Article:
Orioles not paying huge debt to fans

JOHN EISENBERG

December 11, 1992|By JOHN EISENBERG

You're mad. You're furious. You're talk-show-spewin' Eli-bashin' steamed. And you should be.

You stood in line at Camden Yards last weekend. For hours. In the cold. Buying tickets for games to be played months from now. Because there won't be any left soon.

It worked out OK. You got your tickets. You were happy. Then you had to pick up the paper and read about the Orioles becoming the official ice sculpture of the winter meetings.

You think the ground froze during yesterday's snow? You should see the Orioles when the agent for (fill in the name of a desirable free agent) starts talking.

They don't move a muscle.

They move so slowly, they make a Sam Horn triple look like Carl Lewis going for the gold. Their next twitch will be their first. They're the freeze-dried front office. You'll be seeing the ads soon: The Orioles: Official Team of the Alaskan Glacier.

Don't get me started.

Anyway, you're mad about it, and you should be. The Orioles are insulting you in the worst way. They're taking you for granted. No team in baseball is treating its fans more disdainfully. More cynically.

You have filled their new ballpark they didn't pay for. You have accepted their obnoxious rise in ticket prices announced in the middle of a pennant race. You have stood in line for tickets in December.

They should be wrapping Ruben Sierra in a bow and giving him to you for Christmas, just to say thanks. Just to give you more of the bang you deserve for your ticket buck.

Instead, you're getting the sight of them freezing at the winter meetings. You're getting Roland Hemond, with a miraculously straight face, saying that Sherman Obando might make a difference in right field. It's so outrageous that it borders on fraud.

Please understand. No team with as many customers, or as much money, is spending less than the Orioles. Atlanta and Toronto are the other two teams that drew at least 3 million fans last season. Neither was exactly frozen this week.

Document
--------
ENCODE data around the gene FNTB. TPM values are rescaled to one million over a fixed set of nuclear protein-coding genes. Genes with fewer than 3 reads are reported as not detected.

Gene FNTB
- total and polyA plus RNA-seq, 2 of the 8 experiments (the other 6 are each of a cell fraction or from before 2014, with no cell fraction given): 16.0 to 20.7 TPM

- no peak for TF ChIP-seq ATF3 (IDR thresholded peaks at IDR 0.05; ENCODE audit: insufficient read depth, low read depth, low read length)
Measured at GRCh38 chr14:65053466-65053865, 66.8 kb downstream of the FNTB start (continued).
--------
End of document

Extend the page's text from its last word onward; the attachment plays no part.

At least there was a good laugh when the Orioles claimed they were interested in Andre Dawson. They wanted him, all right -- but for half of the $7 million he turned down from the Cubs. It's called making a show of being interested, so your fans won't think you're frozen.

Not that the Orioles are completely frozen, mind you. Prices will drop as the winter progresses. They'll wind up giving you a Tom Brunansky or a Candy Maldonado or someone else who costs a tenth as much as Sierra. You watch.

It's an insult to your intelligence. The Orioles are one big player away from being a serious contender. You know it. They know it. What the Blue Jays do this winter doesn't even matter. The Orioles have one of the best young rotations in baseball. Put a big hitter in right field, and this team can run with anyone.

Sure, it'd cost. But we're not talking about filling five holes with big-money parts. Not talking about "going free agent" as much as fitting one into a nearly finished puzzle. Just like the Twins and Jays did before they won the last two World Series.

And anyway, the Orioles have plenty to spend. Their payroll was low again last season, and their rise in attendance was the highest. Their operating profit was estimated at $18.4 million in a Sun story in June, before the season sold out. Is this hard to figure out? Sierra belongs here.

What's amazing is there are people around town who actually think the Orioles are wise not to invest in a Sierra. Something about big-money free agents flopping. Are they kidding? What else do they want the club to do with all this money? And so what if he flops? At least an effort was made. As things stand now, they're not making the good-faith effort warranted by the demand for tickets. They're abusing their mandate. Not that they care.

Don't blame Hemond. He was happy to spend money when Bill Veeck let him in Chicago. No, don't blame anyone on this score until you reach the top and run into Eli Jacobs. Yeah, the one who keeps getting sued by banks.

The truth, of course, is that the Orioles aren't going to do anything as long as Jacobs is trying to sell the team. That's why they're frozen. It makes no sense to add cost when you're trying to sell.

The news today is that Jacobs has finally called Boogie Weinglass back, and let's only hope that he sells, that he doesn't have his heart set on some ridiculous price. No sale would be a nightmare. It would mean at least another Year of Living Dangerously Cheap. It would mean the Orioles continuing to give you copper when you deserve gold. Of course, why should they bother to make you happy when they already have your money for next season?

Baltimore Sun Articles
|
|
|
Please note the green-lined linked article text has been applied commercially without any involvement from our newsroom editors, reporters or any other editorial staff.